Hot Weather Potato Varieties: Tips For Growing Potatoes In Zone 9

zone 9 potatoes
(Image credit: gusach)

Americans eat around 125 pounds (57 kg.) of potatoes per person each year! So, it’s really no wonder that home gardeners, wherever they may live, would like to try their hand at growing their own spuds. The thing is, potatoes are a cool season crop, so what about potatoes for say, zone 9? Are there hot weather potato varieties that might be more suitable for growing potatoes in zone 9?

About Zone 9 Potatoes

Although considered a cool season crop, potatoes actually grow in USDA zones 3 to 10b. Zone 9 potato growers are actually quite lucky. You can plant some late maturing varieties in early summer for a fall harvest and/or plant early potato varieties and midseason types a few weeks prior to the last spring frost date for your area. For instance, say your last spring frost date is around the end of December. Then you can plant potatoes at the very end of November to the beginning of December. The potato varieties suited for this region are not necessarily hot weather potato varieties. It all comes down to when you plant the potatoes. This area also has optimal conditions for growing “new” potatoes in zone 9, small immature spuds with thinner skins than full grown potatoes, in the winter and spring months.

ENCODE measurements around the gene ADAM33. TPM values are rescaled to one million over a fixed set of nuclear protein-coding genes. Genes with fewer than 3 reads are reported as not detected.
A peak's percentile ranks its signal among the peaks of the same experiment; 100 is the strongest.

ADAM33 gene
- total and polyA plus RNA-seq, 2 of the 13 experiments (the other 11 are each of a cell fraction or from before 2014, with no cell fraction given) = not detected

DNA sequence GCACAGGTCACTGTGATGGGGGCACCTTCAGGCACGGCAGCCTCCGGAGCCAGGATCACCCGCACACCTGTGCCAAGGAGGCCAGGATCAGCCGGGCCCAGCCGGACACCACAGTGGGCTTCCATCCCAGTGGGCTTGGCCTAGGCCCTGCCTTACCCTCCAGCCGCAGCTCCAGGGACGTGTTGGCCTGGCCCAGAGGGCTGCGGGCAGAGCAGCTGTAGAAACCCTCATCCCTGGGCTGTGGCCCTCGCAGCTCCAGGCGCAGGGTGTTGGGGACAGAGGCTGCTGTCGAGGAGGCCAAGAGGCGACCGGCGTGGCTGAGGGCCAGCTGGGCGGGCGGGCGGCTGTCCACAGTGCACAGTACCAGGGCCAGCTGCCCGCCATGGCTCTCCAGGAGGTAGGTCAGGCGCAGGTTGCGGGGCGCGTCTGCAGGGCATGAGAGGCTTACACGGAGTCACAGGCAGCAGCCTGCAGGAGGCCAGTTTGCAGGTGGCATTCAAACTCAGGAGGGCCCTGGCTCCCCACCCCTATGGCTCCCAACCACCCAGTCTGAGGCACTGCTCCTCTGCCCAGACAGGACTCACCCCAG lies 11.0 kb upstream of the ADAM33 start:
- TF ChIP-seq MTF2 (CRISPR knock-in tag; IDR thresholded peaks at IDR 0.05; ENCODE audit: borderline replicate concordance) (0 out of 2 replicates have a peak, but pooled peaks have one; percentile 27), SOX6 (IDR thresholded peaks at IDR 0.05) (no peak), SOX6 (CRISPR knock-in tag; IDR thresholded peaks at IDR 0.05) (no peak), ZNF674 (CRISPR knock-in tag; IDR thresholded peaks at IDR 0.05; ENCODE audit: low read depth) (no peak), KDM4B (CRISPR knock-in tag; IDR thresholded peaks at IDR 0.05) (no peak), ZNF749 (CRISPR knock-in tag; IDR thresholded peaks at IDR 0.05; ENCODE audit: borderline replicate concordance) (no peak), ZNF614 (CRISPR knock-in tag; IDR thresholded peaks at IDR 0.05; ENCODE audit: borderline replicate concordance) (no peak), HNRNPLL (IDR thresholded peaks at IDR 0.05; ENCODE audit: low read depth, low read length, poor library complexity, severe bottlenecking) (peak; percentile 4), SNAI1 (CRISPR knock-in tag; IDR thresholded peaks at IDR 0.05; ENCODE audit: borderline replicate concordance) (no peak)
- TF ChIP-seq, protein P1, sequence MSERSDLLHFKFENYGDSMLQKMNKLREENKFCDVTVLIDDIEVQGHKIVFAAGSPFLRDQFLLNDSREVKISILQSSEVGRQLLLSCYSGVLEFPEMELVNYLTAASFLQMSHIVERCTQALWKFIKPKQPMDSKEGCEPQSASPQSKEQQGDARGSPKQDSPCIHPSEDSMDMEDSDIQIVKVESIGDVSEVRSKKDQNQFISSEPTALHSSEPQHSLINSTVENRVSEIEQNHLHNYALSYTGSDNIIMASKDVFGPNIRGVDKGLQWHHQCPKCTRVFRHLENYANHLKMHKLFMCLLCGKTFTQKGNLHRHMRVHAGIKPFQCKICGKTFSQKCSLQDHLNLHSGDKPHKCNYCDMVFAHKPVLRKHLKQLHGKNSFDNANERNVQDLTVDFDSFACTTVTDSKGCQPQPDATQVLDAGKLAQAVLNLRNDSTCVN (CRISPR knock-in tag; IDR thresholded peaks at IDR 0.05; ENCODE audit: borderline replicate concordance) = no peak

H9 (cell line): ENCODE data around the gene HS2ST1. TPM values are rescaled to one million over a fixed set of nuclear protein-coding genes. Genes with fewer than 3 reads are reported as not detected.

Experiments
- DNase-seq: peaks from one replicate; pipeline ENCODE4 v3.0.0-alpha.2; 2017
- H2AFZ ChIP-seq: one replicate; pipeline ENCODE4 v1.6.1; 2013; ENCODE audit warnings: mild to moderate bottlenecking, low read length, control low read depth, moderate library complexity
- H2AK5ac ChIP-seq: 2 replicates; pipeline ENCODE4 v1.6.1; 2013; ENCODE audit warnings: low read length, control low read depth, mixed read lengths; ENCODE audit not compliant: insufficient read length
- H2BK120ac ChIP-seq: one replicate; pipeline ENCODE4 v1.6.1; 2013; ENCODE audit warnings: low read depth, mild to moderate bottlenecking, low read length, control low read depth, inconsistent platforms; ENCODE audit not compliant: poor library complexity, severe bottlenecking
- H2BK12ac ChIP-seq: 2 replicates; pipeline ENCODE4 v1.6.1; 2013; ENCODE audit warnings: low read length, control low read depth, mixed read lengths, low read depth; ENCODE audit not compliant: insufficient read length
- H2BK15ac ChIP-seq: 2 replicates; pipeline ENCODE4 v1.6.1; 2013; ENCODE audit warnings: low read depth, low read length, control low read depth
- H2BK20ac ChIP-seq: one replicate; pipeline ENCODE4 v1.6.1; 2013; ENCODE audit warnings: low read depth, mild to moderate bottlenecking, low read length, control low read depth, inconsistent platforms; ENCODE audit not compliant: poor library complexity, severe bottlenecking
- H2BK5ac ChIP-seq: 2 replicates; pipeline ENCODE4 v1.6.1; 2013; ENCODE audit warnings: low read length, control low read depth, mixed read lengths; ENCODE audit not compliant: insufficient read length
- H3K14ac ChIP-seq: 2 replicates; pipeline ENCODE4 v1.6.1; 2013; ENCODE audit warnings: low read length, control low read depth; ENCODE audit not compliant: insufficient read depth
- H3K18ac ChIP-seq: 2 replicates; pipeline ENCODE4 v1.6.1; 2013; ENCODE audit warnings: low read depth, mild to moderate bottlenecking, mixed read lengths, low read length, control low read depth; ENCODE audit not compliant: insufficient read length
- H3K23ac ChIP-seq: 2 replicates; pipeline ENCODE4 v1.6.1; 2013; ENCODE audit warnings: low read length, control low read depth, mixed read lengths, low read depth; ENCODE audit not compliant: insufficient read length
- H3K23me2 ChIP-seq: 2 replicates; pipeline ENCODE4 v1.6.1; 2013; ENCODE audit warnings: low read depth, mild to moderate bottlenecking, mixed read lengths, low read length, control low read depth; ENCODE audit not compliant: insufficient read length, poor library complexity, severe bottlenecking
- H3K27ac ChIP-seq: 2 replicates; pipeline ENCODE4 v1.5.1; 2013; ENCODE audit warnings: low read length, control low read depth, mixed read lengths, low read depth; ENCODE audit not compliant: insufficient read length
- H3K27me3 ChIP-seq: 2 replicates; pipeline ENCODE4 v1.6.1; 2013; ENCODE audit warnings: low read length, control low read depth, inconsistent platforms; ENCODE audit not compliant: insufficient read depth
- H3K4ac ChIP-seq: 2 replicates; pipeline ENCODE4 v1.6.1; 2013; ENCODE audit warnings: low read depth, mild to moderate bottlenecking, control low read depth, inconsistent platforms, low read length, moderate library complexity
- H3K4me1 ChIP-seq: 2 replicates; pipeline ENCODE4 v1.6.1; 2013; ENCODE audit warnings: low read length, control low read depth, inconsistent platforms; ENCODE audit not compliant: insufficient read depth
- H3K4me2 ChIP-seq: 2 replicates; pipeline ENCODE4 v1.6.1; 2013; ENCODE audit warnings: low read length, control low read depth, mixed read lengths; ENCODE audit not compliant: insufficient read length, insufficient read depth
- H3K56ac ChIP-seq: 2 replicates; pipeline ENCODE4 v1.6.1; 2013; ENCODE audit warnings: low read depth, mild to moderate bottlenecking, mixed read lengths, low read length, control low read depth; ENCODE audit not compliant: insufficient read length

Types of Potatoes for Zone 9

Early potato choices for zone 9 that mature in less than 90 days include:

  • Irish Cobbler
  • Caribe
  • Red Norland
  • King Harry

Midseason potatoes, those that mature in around 100 days, include Yukon Gold and Red LaSoda, an excellent choice for warmer regions. Late potatoes such as Butte, Katahdin, and Kennebec, mature in 110 days or more. Late maturing potatoes include a number of fingerling varieties that can also be grown in zone 9.

Growing Potatoes in Zone 9

Potatoes do best in well-draining, loose soil. They need consistent irrigation for tuber formation. Start to hill up around the plants before they bloom when they are about 6 inches (15 cm.) tall. Hilling potatoes keeps them from getting sunburned, a real threat in warmer climates, which also causes them to turn green. When potatoes turn green, they produce a chemical called solanine. Solanine makes the tubers taste bitter and is also toxic. To hill up around the potato plants, hoe the dirt up around the base of the plant to cover the roots as well as to support it. Continue to hill up around the plant every couple of weeks to protect the crop until it is time to harvest.

Amy Grant

Amy Grant has been gardening for 30 years and writing for 15. A professional chef and caterer, Amy's area of expertise is culinary gardening.